As you can see, the data are separated by sensor address. The address z is the analog-to-digital converter’s address for SDI-12 + Analog adapter. As you can see, my computer outputs 5.09V instead of the nominal 5V on its USB port.

Here is a link to the new logger code. Give it a try and let me know how you like it.

sdi_12_logger_v1_4_1.py

SDI-12 bus scan code

In case you need to diagnose your SDI-12 data logger, I posted SDI-12 bus scan code for the SDI-12 USB adapter (in Python) and for the SDI-12 data logging shield (in C for Arduino). Their links are under Data logger programs or Downloads.

Here is a screen shot of the Python code:

bus-scanner

The Arduino code has a similar interface without the serial port select (you select Arduino serial port in Arduino serial monitor). It’s fun translating C code into Python. C is famous for manipulating strings as arrays of ASCII characters. Doing such in Python seems like a hassle because it has no pointer mechanism, loose types, and aims to handle Unicode so it buries the ASCII characters under layers of things. Anyway, each language has its own strengths and weaknesses.

Notice that the scanner shows a Decagon 5TM sensor at address ‘1’ and also shows the SDU-12 translator at address ‘z’. Make sure that each sensor already has a unique address before scanning the bus. To configure sensors with unique addresses, run the configuration code for either the SDI-12 USB adapter or the SDI-12 data logging shield. Hope this helps. Comments?

Log data with SDI-12 USB adapter

On my last post, I showed a couple of videos of how to connect an SDI-12 sensor to the SDI-12 USB adapter. Here is a video of how to configure an SDI-12 sensor and log data with the adapter:

 

Sorry there was some noise in the background that I couldn’t get rid off with the authoring software. Here is the transcript in case you need it. I will explain how to send data to sparkfun’s data server in my next post.

Let’s plug in the SDI-12 USB adapter. Windows will automatically install its driver and create a COM port, in this case, COM18. If this is your first time installing a COM port on your computer, you will need to be patient.

What we are looking at are two windows. The window on the left is the python shell. It shows you the input and output of python scripts. The window on the right side is the SDI-12 configuration script version 1.1. We run this script to set up the sensor’s SDI-12 address.

On the left window, you can see the messages printed by the configuration script in blue. This script runs on windows, mac, linux, and raspberry pi.

The script has discovered a number of COM ports and listed them all on the left window. The first one, item zero, is our SDI-12 USB adapter, i.e. COM18. Type zero and enter. Ignore the rest. If you are unsure about the COM port number, run this script with the adapter disconnected and then run it again with the adapter connected. This way you can see which port belongs to the adapter.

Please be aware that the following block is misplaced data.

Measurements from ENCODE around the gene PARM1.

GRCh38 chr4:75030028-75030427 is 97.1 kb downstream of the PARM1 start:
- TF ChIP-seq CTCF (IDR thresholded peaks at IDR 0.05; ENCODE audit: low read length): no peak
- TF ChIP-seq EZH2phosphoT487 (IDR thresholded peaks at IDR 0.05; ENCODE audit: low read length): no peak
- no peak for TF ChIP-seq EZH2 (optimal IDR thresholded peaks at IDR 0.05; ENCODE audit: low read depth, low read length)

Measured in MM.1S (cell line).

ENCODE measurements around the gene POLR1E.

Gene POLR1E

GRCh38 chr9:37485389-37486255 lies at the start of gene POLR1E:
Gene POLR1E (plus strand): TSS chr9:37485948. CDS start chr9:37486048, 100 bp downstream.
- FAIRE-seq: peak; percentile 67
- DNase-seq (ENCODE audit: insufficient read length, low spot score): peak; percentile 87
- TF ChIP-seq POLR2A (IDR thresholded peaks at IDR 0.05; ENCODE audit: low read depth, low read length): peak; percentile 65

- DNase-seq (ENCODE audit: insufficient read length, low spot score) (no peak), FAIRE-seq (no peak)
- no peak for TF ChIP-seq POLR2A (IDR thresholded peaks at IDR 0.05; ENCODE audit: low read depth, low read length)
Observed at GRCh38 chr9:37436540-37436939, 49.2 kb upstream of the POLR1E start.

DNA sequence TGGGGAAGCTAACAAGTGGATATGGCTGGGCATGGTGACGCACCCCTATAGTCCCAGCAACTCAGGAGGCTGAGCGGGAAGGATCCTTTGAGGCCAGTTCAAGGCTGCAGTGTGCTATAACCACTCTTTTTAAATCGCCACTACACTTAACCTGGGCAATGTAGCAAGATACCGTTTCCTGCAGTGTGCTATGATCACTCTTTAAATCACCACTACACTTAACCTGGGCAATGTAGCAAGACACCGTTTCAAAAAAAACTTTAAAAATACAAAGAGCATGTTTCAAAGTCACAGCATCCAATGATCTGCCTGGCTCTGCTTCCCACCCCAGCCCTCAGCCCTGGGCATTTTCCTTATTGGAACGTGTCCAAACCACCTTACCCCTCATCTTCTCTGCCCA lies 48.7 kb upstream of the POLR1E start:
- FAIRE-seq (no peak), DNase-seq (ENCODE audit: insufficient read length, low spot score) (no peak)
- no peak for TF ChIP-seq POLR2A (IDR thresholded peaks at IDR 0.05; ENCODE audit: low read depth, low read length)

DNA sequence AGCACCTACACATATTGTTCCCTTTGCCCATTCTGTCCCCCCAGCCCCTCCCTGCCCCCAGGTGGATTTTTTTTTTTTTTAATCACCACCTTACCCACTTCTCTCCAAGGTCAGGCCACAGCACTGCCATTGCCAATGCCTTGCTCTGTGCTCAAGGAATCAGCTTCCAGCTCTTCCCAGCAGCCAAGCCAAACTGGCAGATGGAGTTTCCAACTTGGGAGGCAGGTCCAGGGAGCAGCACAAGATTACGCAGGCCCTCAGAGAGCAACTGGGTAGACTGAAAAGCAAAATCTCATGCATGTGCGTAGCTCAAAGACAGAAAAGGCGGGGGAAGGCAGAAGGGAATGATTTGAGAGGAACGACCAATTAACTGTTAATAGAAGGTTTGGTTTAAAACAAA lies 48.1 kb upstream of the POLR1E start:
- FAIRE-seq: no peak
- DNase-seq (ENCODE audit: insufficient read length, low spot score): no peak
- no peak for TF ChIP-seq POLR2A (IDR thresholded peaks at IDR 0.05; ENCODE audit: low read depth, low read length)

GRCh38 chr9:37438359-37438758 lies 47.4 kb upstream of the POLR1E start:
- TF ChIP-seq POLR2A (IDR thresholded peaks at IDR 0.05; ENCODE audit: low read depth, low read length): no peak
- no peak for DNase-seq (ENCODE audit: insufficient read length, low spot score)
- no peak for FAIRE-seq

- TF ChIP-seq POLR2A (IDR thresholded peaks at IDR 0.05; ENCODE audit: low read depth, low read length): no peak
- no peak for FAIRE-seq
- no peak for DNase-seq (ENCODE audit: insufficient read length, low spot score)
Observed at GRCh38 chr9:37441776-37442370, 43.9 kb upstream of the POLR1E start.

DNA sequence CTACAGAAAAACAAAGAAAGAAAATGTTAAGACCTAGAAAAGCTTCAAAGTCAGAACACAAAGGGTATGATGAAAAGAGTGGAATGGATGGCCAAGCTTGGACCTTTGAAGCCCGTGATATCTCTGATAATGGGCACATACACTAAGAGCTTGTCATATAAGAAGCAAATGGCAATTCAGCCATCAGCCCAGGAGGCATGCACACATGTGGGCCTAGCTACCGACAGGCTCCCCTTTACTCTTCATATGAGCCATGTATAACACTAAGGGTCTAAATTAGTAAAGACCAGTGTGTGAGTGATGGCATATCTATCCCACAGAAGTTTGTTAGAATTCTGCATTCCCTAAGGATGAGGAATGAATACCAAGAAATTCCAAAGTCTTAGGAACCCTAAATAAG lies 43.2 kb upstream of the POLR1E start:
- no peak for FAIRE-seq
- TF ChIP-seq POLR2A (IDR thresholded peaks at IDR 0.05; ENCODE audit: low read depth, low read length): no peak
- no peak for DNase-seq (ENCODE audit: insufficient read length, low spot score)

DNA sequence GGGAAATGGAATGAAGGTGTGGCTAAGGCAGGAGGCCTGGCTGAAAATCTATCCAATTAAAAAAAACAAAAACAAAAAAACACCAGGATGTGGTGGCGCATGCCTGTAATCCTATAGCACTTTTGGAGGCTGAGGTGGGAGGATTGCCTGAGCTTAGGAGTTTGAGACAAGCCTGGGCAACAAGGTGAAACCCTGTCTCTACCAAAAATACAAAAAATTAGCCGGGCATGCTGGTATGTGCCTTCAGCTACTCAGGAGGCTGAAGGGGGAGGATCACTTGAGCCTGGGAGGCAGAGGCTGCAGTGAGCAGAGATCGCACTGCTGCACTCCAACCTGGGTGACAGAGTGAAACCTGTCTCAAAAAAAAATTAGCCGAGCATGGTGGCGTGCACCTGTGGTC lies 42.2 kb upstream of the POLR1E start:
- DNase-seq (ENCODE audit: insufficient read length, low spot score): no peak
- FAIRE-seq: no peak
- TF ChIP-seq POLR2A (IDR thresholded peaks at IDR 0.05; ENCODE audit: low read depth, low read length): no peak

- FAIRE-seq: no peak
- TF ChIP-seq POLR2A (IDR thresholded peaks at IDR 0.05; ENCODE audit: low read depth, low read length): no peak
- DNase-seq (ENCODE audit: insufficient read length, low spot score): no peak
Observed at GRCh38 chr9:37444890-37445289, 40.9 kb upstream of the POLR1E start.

After a short moment, the script has detected the SDI-12 sensor at address 1. The information printed out indicates sensor address 1, compliant with SDI-12 standard version 1.3, and the manufacturer is Decagon. The sensor is a spectral reflectance sensor and its serial number is also printed out.

What this script does is to detect the one-character SDI-12 sensor address, print out the sensor information, and allows you to change its SDI-12 sensor address. Valid address includes 0-9, A-Z, and a-z.

Let’s set the sensor address to 2. To check that this has taken effect, we run the script again.

Now it has detected the new address. The address is saved on the sensor until it is changed again.

Now let’s look at the data logger script.

What this script does is: it logs data to two places, a file on the computer, and it also sends the same data to a server at sparkfun electronics. Everyone that runs this sample data logging script shares the same storage on the server and can see results from everyone else. You can also create your own storage or stream on sparkfun so you can keep the data to yourself.

Here I have python shell and sdi_12_logger script version 1.1. Let’s run the script with F5. This time there is a longer printout and it does say it runs on Mac OSX.

Next we see a list of serial ports. We select zero for COM18, like before.

Then we are required to enter the total number of data points. Let’s try 5. You can enter any large number of data points and stop the data acquisition anytime with Ctrl-C. Data saved on your computer and sent to the server will not be lost if you stop the script.

Delay between data points is specified in seconds. We’ll use 10 seconds. Then we decide whether to store each data point with local or universal time. Enter 1 to pick local time.

Enter the SDI-12 sensor address, 2.

Here is the first data point. Date and time, then two spectral reflectance values, and then 2.0 for facing upward.

The curl command that appears on the next line will only appear if you have curl installed, which is a tool to send HTTP requests. So besides a local copy of your data, you also have an online copy on sparkfun electronics server.

OK now we finished collecting 5 data points and the python shell prompt has returned.

We will take a look at the data file and the server data next.

Install python on windows PC

Last time I described how to install python on Debian or Raspberry Pi. If you are a beginner and have a windows PC, here is my short tutorial on how to install python AND pyserial on a windows PC. Since I’m interested in Arduino, I will certainly need a serial module in python to talk to Arduino, such as sending Real time (yyyy/mm/dd hh:mm:ss or epoch) to Arduino to set its Real Time Clock or collect data from Arduino.